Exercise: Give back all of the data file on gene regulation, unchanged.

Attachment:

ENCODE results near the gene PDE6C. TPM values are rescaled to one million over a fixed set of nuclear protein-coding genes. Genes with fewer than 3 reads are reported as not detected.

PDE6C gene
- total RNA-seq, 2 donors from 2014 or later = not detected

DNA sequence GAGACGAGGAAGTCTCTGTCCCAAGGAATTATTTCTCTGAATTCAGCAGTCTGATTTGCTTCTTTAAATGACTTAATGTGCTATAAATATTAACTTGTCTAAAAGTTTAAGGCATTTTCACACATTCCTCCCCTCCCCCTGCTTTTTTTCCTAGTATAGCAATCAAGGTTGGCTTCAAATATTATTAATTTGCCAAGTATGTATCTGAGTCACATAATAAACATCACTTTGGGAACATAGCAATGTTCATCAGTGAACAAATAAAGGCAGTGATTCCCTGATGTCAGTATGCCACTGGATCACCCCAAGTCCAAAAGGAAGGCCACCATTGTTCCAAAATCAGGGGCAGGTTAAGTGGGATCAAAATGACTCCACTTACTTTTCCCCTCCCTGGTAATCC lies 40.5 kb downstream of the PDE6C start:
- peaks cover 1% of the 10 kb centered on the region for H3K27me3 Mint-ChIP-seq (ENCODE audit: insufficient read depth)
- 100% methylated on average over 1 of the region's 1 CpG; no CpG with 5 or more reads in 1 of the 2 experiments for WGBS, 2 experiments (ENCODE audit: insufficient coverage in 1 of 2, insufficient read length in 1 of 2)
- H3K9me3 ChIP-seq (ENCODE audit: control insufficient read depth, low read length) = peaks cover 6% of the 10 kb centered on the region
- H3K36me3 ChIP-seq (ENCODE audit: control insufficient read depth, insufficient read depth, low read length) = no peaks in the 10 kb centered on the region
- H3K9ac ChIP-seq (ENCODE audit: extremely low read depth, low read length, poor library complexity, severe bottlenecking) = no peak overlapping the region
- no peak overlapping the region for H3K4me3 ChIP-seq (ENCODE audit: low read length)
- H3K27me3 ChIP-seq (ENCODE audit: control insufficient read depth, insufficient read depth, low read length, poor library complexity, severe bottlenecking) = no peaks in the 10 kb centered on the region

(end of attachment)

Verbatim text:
ENCODE results near the gene PDE6C. TPM values are rescaled to one million over a fixed set of nuclear protein-coding genes. Genes with fewer than 3 reads are reported as not detected.

PDE6C gene
- total RNA-seq, 2 donors from 2014 or later = not detected

DNA sequence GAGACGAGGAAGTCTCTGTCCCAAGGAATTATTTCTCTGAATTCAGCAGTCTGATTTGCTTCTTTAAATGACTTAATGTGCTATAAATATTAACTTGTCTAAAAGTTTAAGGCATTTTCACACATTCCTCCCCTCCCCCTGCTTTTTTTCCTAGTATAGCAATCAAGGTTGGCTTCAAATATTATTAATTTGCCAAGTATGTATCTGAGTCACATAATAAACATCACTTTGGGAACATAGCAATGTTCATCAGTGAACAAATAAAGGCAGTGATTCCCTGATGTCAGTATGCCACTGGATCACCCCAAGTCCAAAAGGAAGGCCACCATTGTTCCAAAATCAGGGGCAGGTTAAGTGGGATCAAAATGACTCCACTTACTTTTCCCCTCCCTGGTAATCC lies 40.5 kb downstream of the PDE6C start:
- peaks cover 1% of the 10 kb centered on the region for H3K27me3 Mint-ChIP-seq (ENCODE audit: insufficient read depth)
- 100% methylated on average over 1 of the region's 1 CpG; no CpG with 5 or more reads in 1 of the 2 experiments for WGBS, 2 experiments (ENCODE audit: insufficient coverage in 1 of 2, insufficient read length in 1 of 2)
- H3K9me3 ChIP-seq (ENCODE audit: control insufficient read depth, low read length) = peaks cover 6% of the 10 kb centered on the region
- H3K36me3 ChIP-seq (ENCODE audit: control insufficient read depth, insufficient read depth, low read length) = no peaks in the 10 kb centered on the region
- H3K9ac ChIP-seq (ENCODE audit: extremely low read depth, low read length, poor library complexity, severe bottlenecking) = no peak overlapping the region
- no peak overlapping the region for H3K4me3 ChIP-seq (ENCODE audit: low read length)
- H3K27me3 ChIP-seq (ENCODE audit: control insufficient read depth, insufficient read depth, low read length, poor library complexity, severe bottlenecking) = no peaks in the 10 kb centered on the region